Want to share your content on R-bloggers? click here if you have a blog, or here if you don't.

Our office just exchanged presents for Secret Santa, a tradition where each person is randomly assigned someone else to give an anonyous gift. One of the challenges of Secret Santa is keeping the pairs of gift-givers and receivers both random and secret. How can you do this while also taking part yourself? Using R, of course!

Firstly, recruit people! Write their names down, one per line, in a text file. The order doesn’t matter. For example, we might have a file called santa_names.txt, with contents as follows:

Tom
Dick
Harry
Jane
Leslie
Susan
Alex
Sam
Chris

Then read these names into R.

names <- readLines('santa_names.txt')

We now have a character vector called names.

The key to a truly random pairing of gift givers and recipients is that it shouldn’t depend on any systematic order, such as the order people signed up, or the alphabetical order of their names.

Here is one way we might try to do it. First, randomly reorder the names. Then, have every person in this list give to the next person on the list, with the very last person then giving to the first.

names2 <- sample(names)
data.frame(sender = names2,
recipient = c(tail(names2, -1), names2[1]))
##   sender recipient
## 1 Leslie      Alex
## 2   Alex     Susan
## 3  Susan       Sam
## 4    Sam       Tom
## 5    Tom     Chris
## 6  Chris      Jane
## 7   Jane      Dick
## 8   Dick     Harry
## 9  Harry    Leslie

In R, the sample() function draws randomly from a vector, and by default it does this without replacement, so we don’t have to worry about missing anybody off or somebody appearing twice. We can use it as a quick way to reorder the list of names at random. The tail command with argument -1 will select every element in the list except the first.

This works in the sense that everybody gives and receives one gift and nobody gives to themselves, but is not entirely random or secret. If you find out that Susan gave to Leslie, then you know for a fact that Leslie didn’t give to Susan. With enough of these titbits of information you could reconstruct the entire list. Ideally we want no discernable pattern.

Why not just randomly sample twice from the names list?

data.frame(sender = sample(names),
recipient = sample(names))
##   sender recipient
## 1  Chris      Dick
## 2   Jane     Harry
## 3   Alex       Sam
## 4    Tom       Tom
## 5   Dick    Leslie
## 6  Susan     Susan
## 7  Harry     Chris
## 8    Sam      Alex
## 9 Leslie      Jane

There’s a problem. Jane has been assigned to herself! That won’t do! The solution is quite straightforward, though: just keep sampling until this doesn’t happen. We can keep the order of senders fixed and vary the order of the recipients until nobody gives to themselves, like so.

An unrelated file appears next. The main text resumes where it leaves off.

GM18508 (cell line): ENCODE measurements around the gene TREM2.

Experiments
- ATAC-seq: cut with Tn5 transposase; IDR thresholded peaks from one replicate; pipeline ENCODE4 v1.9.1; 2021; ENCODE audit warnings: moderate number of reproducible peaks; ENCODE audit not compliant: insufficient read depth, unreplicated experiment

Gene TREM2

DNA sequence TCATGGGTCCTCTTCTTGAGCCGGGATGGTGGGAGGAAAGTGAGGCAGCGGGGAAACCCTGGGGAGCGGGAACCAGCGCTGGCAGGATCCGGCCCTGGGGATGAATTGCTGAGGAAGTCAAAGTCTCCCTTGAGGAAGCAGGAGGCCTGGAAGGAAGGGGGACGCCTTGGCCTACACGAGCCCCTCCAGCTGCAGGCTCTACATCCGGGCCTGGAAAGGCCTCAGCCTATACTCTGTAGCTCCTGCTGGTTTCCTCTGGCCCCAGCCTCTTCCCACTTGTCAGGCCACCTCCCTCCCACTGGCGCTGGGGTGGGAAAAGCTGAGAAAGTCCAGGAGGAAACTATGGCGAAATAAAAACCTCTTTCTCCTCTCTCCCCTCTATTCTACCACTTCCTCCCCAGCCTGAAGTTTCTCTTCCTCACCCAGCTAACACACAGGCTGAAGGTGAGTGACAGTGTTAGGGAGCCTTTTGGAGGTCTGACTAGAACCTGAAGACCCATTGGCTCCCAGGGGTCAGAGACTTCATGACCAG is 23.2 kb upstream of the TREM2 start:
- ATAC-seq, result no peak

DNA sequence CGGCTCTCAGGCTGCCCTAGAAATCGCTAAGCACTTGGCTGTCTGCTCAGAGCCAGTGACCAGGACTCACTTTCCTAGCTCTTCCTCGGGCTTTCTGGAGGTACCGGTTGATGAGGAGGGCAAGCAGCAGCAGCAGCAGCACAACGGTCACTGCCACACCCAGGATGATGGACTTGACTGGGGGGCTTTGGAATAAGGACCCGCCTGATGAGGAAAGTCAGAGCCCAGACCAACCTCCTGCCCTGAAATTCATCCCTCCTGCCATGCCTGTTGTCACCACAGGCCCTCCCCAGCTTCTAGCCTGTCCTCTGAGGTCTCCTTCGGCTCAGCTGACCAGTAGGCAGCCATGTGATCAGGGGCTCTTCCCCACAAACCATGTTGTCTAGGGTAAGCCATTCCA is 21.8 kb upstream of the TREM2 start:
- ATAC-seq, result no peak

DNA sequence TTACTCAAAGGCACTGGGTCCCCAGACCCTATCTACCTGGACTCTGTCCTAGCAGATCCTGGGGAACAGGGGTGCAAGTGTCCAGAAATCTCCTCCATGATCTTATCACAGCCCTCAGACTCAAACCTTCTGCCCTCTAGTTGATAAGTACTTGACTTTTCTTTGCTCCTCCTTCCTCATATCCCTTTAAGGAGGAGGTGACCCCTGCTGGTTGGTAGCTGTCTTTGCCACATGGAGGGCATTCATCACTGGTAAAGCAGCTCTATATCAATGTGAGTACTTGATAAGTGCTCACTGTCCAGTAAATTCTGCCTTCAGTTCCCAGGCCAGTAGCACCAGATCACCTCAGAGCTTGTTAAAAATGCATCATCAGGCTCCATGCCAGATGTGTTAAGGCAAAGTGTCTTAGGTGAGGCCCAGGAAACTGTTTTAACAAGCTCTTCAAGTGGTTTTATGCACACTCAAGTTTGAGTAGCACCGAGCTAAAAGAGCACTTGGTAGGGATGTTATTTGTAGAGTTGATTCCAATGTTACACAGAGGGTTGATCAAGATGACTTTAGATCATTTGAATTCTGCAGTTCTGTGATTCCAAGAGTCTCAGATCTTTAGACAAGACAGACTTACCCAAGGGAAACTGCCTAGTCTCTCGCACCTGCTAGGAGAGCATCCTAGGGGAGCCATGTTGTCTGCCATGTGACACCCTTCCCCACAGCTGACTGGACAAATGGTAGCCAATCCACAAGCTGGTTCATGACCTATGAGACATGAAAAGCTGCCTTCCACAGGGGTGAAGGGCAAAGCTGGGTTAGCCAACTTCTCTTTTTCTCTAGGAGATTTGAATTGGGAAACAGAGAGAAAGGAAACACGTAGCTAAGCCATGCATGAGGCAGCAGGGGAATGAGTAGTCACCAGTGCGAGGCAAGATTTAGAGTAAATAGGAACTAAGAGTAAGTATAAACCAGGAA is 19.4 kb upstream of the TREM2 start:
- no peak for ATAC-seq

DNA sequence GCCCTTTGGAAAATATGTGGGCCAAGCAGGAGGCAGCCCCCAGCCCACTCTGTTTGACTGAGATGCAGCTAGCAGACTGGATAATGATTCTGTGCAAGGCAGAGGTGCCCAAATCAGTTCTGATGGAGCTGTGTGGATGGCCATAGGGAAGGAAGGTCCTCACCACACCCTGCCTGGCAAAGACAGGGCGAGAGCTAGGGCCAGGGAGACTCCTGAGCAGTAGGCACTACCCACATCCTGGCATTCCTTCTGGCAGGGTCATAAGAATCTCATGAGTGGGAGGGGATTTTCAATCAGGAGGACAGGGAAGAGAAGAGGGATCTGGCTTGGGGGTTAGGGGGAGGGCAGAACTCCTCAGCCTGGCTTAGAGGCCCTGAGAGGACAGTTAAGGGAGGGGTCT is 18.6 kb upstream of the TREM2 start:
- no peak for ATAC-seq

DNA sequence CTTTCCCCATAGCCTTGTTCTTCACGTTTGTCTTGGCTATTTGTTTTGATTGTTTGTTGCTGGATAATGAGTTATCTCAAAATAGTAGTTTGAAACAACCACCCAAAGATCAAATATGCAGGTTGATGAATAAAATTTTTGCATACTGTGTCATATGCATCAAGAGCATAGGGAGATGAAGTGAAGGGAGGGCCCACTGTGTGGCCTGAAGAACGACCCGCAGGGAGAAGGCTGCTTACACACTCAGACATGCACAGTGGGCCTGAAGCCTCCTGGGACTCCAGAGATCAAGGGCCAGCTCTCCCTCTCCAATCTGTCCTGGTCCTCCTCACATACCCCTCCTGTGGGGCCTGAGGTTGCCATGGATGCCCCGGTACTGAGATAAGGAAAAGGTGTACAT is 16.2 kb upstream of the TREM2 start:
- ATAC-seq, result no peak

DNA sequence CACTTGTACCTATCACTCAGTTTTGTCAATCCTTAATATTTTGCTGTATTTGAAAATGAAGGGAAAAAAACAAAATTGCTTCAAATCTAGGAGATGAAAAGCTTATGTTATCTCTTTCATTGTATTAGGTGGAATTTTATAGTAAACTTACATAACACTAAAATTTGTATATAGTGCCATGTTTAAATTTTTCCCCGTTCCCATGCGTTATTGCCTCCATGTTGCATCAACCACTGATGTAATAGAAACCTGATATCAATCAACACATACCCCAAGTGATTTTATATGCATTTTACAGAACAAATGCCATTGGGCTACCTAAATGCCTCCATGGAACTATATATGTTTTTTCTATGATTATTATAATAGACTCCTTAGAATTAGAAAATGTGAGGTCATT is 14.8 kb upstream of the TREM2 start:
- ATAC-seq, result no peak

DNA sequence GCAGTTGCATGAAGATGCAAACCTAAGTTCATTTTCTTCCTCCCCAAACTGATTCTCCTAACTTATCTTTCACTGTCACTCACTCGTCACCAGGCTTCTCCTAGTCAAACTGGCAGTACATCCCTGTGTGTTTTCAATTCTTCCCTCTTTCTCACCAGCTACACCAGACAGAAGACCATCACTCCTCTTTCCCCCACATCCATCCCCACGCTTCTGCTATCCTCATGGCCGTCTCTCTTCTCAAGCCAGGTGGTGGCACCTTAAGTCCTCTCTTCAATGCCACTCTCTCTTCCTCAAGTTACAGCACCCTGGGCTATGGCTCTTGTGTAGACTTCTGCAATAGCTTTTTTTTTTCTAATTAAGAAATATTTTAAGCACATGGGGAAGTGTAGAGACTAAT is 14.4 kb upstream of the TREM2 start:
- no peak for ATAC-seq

sender <- sample(names)
recipient <- sample(names)
i <- 1
while (any(sender == recipient)) {
i <- i + 1
recipient <- sample(names)
}
data.frame(sender, recipient)
##   sender recipient
## 1  Chris      Alex
## 2   Jane       Tom
## 3   Alex     Chris
## 4    Tom    Leslie
## 5   Dick     Susan
## 6  Susan       Sam
## 7  Harry      Jane
## 8    Sam      Dick
## 9 Leslie     Harry

Success! Everybody gives and receives a gift, nobody gives to themselves and there is no particular pattern. (Unlike the first method, Sam gives to Leslie even though Leslie already gives to Sam.)

If you’re curious, you can find out how many attempts it took to find a valid set of pairs:

i
## [1] 2

Now, how do you let everybody know who they have been assigned, without revealing it anybody else? (Including you!) We can write a text file for every person, with the name of the file corresponding to the giver and the contents of the file revealing the recipient.

for (i in seq_along(names)) {
writeLines(recipient[i], paste0(sender[i], '.txt'))
}

If you were feeling really clever, you could automate the e-mail sending from R as well, but it should be easy enough to attach and send the files by hand without peeking.

Putting it all together:

names <- readLines('santa_names.txt')
sender <- sample(names)
recipient <- sample(names)
while (any(sender == recipient)) {
recipient <- sample(names)
}
for (i in seq_along(names)) {
writeLines(recipient[i], paste0(sender[i], '.txt'))
}

Merry Christmas!